During the past two weeks, delegates from around the world met in New York for the annual Commission on the Status of Women (CSW) to discuss the challenges and achievements of addressing gender inequality while implementing the Millennium Development Goals (MDGs).
Since these goals were introduced in 2000, significant progress has been made to improve the lives of millions of people around the world. For example, the rate of child mortality is expected to have reduced by two-thirds by next year and much progress has been made with regards to dealing with HIV-related stigma, prevention and access to treatment.
However, violence against women and girls, women's limited access to assets and the violation of women and girls' sexual and reproductive health and rights continue to perpetuate poverty and have been an issue notably absent from global agreements.
This must be addressed if we're to eradicate poverty in our lifetime.
Representatives of Christian Aid and many of its partners, including Brazilian faith-based organisation SADD, travelled to New York to take part in the discussions and share their experiences and thoughts on how to make the world a better place for women.
In Brazil a woman is assaulted every 15 seconds; every two hours a woman is murdered; and within the past three decades at least 92,000 Brazilian women have been killed inside their homes at the hands of a partner. Yet, instead of talking to friends and loved ones about their hardship, they keep it a secret.
Rev. Elineide Ferreira, a 27-year-old priest from the northern Brazilian state of Rondonia, who works with SADD, was shocked when women started telling her about their violent husbands.
Although there are laws against gender based violence in Brazil, there's often little support for women who experience physical violence, a situation perpetuated by both the machismo culture and teachings of some more conservative faith leaders. She discovered that many people consider it to be 'normal' behaviour and a private affair between a man and his wife that is rarely discussed in public.
Keen to support such women, Elineide called on her community to come together to offer women a safe place to go in their hour of need. Consequently she set up a refuge for abused women to allow them to have the opportunity to escape their violent home lives.
World leaders should be taking their lead from people like Elineide who are prepared to challenge cultural norms to give women the rights and opportunities they deserve. They need to address the problems that arise from the often negative role faith and cultural norms play in reproducing violence against women and girls, not just at a local level, but also on the international stage.
Sandra Andrade, SADD's coordinator, flew to New York to join other women of different faiths and Christian denominations to discuss how to address gender inequality through the eyes of religion. This was important as 70% of the world regard themselves as religious, so theoretically many people interpret gender inequality through the lens of their faith.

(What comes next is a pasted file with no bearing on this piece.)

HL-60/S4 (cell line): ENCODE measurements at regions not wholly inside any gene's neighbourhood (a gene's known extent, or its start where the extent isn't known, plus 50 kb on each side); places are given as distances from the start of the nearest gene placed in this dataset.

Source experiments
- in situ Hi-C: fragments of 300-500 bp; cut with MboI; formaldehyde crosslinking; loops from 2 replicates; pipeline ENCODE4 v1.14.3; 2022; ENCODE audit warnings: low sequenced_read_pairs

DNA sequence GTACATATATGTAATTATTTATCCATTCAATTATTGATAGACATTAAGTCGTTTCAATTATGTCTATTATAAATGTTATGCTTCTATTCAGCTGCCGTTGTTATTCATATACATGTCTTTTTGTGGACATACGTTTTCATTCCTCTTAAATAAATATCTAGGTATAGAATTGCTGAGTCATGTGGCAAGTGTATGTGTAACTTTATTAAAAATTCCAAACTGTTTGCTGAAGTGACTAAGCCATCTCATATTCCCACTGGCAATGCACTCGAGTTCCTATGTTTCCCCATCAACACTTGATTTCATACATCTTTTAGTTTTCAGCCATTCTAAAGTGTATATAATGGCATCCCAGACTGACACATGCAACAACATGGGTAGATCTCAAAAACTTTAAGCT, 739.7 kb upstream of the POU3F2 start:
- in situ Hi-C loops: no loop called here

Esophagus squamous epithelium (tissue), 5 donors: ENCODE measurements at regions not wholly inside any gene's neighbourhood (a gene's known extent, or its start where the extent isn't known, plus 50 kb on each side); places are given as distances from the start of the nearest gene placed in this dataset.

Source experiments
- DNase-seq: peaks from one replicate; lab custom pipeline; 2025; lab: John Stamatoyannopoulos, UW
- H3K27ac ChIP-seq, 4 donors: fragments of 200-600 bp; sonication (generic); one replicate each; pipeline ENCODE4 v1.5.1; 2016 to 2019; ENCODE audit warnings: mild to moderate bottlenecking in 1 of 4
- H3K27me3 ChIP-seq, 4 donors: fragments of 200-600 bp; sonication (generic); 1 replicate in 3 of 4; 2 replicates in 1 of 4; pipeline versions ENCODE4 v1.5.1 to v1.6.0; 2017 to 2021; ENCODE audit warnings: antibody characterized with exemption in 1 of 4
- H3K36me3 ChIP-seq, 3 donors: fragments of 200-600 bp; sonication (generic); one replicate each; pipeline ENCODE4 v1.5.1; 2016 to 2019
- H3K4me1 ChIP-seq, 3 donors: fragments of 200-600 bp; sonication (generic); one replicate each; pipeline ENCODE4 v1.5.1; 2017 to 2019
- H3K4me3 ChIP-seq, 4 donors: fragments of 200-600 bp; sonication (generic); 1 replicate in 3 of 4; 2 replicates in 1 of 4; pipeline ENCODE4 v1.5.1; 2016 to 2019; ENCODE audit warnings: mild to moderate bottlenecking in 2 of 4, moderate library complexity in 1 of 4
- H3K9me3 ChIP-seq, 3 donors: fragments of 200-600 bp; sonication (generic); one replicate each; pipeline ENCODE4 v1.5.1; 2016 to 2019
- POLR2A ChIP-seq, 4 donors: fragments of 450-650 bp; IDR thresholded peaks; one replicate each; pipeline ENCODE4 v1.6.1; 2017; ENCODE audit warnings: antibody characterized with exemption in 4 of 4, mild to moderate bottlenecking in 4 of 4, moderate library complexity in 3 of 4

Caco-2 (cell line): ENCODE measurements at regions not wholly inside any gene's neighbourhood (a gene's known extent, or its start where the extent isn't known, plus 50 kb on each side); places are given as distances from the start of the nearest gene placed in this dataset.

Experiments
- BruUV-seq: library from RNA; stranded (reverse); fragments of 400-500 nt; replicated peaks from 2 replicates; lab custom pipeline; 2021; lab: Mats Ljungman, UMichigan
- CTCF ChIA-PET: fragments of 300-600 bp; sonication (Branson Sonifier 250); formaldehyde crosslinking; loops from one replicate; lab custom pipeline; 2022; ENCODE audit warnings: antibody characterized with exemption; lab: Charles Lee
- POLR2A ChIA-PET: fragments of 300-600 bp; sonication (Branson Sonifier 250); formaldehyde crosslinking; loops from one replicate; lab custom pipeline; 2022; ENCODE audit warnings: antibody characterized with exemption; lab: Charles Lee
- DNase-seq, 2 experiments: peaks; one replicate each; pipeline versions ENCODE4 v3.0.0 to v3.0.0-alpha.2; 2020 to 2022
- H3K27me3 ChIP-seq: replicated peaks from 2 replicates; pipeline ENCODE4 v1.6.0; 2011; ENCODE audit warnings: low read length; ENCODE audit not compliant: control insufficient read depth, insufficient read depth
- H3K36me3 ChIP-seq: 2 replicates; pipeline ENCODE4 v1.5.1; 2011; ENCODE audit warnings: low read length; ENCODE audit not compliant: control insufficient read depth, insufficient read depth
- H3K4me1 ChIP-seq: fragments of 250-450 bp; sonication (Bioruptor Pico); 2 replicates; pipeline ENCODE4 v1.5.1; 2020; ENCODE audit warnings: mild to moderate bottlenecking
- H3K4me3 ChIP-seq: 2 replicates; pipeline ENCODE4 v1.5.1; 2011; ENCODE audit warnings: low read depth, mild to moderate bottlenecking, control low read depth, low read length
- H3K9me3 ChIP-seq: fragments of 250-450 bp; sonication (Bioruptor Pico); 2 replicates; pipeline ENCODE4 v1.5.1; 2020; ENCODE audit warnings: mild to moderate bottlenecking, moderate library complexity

Sandra spoke of the importance of a commitment to value and empower women in a bid to reduce world poverty, promote peace, and strengthen education and child health. As the example of Rev. Elineide Ferreira in Brazil shows it is often women who can pave the way for other women, especially in cultures where men remain silent about women affected by violence.
While many faith leaders are doing much to address violence against women and girls and understand their critical role in reversing damaging gender norms, challenging cultural and religious norms remain a thorn in the side of progress. By speaking up, faith leaders, who are often an influential centre of a community, make it easier for communities to speak out too. By taking action they can break the silence and embrace victims of violence. All too often the Church may be the only place some women can turn to in the hope that they can transform their lives.
It is just as important to engage men and boys in these discussions. By learning about the damaging effects of cultural practices such as favouring boys over girls in education, early or forced marriage and financial autonomy, men and boys can change their attitudes and play a vital role in giving women a voice, as well as changing society for the better.
Sandra explained that by speaking to people from other countries, she learned it is clear that we are still far from solving the problem of violence against women. It will take global commitment and hard work to change some cultural norms that are ingrained within many societies.
Christian Aid welcomes the strong support witnessed during the two-week long discussions at the CSW for a standalone goal on gender equality, women's empowerment and human rights of women, within the post-2015 targets (which will follow the MDGs) , but this is only part of the picture. World leaders must set out clear priorities in their plans to follow the MDGs, including eradicating violence against women and girls, promoting economic freedom for women and involving women at every level of decision-making.
Empowered women will not only transform their own lives, but those of their families and communities and world leaders owe it to them to support the changes that are needed to make this happen.